The Last Mile 

When the Internet grocer Webvan opened a distribution center in East Oakland, it seemed that some of the area's e-commerce riches were beginning to trickle down to street level. Now, employees wonder if the salad days are over.

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But after the first year of operations, the optimism began to evaporate. "These guys reel you in real good," agrees former deli worker Sawyer. "They give you a lot of false promises, and they matched the pay I was making and assured me there was so much opportunity there for African Americans, and it was a growing company. My benefits started the day I was hired, they gave me 600 shares of stock, the breakrooms were catered with breakfast and lunch. I didn't need to bring anything but a few quarters for soda or water. Then they slowly but surely began to take it all away from us."

Valentine, Sawyer, and a host of other former Oakland DC employees--most of them laid off early this year when Webvan engineered a cost-cutting switch from freshly cut to prepackaged meats--tell of a slow decline in working conditions. Some of the more common complaints include being required to work through lunch and without breaks, frequent changes in procedures and scheduling, stressful overtime shifts especially around holidays, the lack of a redress system for grievances, the company's switch to a new medical plan with higher premiums, concerns about top-heavy management, and the fact that their stock options were now nearly worthless. While some of these are gripes you would expect to hear from any recently laid-off employees, in the case of Webvan a few startling claims rise to the top.

Many say, for example, that the state-of-the-art DC was designed for the needs of groceries, not people--the shop is kept cold to minimize bacteria, but some felt it was too cold for workers. "In the deli it was sometimes twenty, thirty degrees and sometimes your hands and feet get numb--it's like pins sticking you in the hands," says former deli worker Anthony Stripling. "But a lot of us needed the money so we just sucked it up." The work could also be physically demanding; Valentine developed both tendinitis and carpal tunnel syndrome after working long overtime shifts during the last Christmas season--one day at work his hands swelled up so dramatically that his wife had to come in and cut his wedding band off his finger. He has since had surgery on both hands.

Because many employees worked odd hours and the DC was so far from restaurants, Webvan had initially fed its workers at mealtime. "They had food galore in the beginning; that was a total perk," says former customer-service representative Terry Machado, who was terminated when Webvan closed its Oakland call center in April. "They had catered lunches from the DC, any junk food, Rice Krispies treats, cookies, soda, coffee, and you could eat all day long. It was hard to go to lunch anyplace else and it was good that people could keep drinking caffeine. They cut out the food a couple of months before they closed the call center, so we knew they were cutting things."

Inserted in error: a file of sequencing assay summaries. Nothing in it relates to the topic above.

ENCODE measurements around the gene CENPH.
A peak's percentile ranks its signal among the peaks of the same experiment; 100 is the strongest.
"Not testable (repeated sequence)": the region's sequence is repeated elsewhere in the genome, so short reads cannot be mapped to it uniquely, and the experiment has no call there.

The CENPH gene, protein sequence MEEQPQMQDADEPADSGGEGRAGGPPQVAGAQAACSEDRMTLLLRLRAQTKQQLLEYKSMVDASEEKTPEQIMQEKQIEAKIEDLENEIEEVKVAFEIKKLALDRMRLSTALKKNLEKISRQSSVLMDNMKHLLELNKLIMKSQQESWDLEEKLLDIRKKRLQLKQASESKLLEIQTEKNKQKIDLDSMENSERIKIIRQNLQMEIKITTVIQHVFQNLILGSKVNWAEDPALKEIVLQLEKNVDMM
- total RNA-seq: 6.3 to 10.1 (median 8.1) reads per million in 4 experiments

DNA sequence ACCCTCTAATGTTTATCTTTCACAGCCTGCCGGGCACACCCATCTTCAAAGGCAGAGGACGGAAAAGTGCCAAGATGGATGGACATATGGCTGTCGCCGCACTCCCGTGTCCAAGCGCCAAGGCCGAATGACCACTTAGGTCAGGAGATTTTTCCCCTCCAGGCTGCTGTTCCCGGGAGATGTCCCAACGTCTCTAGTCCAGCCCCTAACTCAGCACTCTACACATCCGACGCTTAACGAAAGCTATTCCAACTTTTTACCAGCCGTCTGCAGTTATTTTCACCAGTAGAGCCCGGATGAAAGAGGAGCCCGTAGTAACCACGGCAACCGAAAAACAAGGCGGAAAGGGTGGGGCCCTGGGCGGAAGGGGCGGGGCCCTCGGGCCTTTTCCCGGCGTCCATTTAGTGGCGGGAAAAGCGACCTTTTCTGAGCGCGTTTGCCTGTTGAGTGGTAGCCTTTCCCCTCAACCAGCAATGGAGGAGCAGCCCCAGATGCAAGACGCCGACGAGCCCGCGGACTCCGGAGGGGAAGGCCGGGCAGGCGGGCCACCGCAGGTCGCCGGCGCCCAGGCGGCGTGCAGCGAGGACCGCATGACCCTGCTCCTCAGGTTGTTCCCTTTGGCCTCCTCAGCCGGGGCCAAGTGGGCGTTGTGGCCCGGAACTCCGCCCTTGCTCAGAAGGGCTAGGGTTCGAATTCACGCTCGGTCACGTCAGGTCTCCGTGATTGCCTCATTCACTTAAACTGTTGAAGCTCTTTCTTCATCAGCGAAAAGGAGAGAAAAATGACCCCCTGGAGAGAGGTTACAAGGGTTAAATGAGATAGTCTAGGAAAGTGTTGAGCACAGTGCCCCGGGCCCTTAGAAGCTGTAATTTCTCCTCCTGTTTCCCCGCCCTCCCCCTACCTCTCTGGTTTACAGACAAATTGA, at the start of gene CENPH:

The cessation of free meals went over like a ton of bricks with employees. Worse, some of them say that the cost-cutting extended to the products that were being sent out to customers. Sawyer says that once Webvan started using prepackaged meats instead of cutting meat themselves, the quality went down. "People would open [prepackaged seafood] up and it smelled like all hell, like someone had died in the place," he says. "They were sending out bad product--blue, green meat, dark meat with blood in the trays." And, he adds, "When they ran out of product, they were substituting stuff people didn't want. If you wanted hot dogs, they would give you New York sausage, and they were doing this with other meats just to make the sale. Everything to keep from shorting the product." That included substituting chemically processed meats for organic, he says.

If you ask these former employees why Webvan is in its current dire straits, they're unanimous on one point: too much waste. One of Webvan's most frequent customer complaints revolves around missed delivery times, and because of that, many totes returned to the warehouse every day untouched. Then the food seemed to simply disappear. "Even though it stayed under refrigeration, the stuff that went out and came back, we never saw it again in my department. We never used anything twice," muses Sawyer. "Other grocery stores do that--if you put a steak out and it doesn't sell, you rewrap it and sell it the next day, but these guys never did that. Where did all those thousands of dollars go? We just kept opening new boxes."

Valentine, who was in charge of tracking the out-of-code products that went either to food banks or the trash, says he felt that Webvan was overordering then throwing out or giving away perfectly good food that they couldn't sell. "It almost seemed as if Webvan was purposely self-destructing," he says. "If they're ordering a hundred bananas and we're only selling fifty, if we're not selling game hens but they continue to order them, and we're throwing away half a ton [of merchandise] every week, and they continue those type of actions, we felt as a group of individuals that the powers that be were deliberately creating their own demise."


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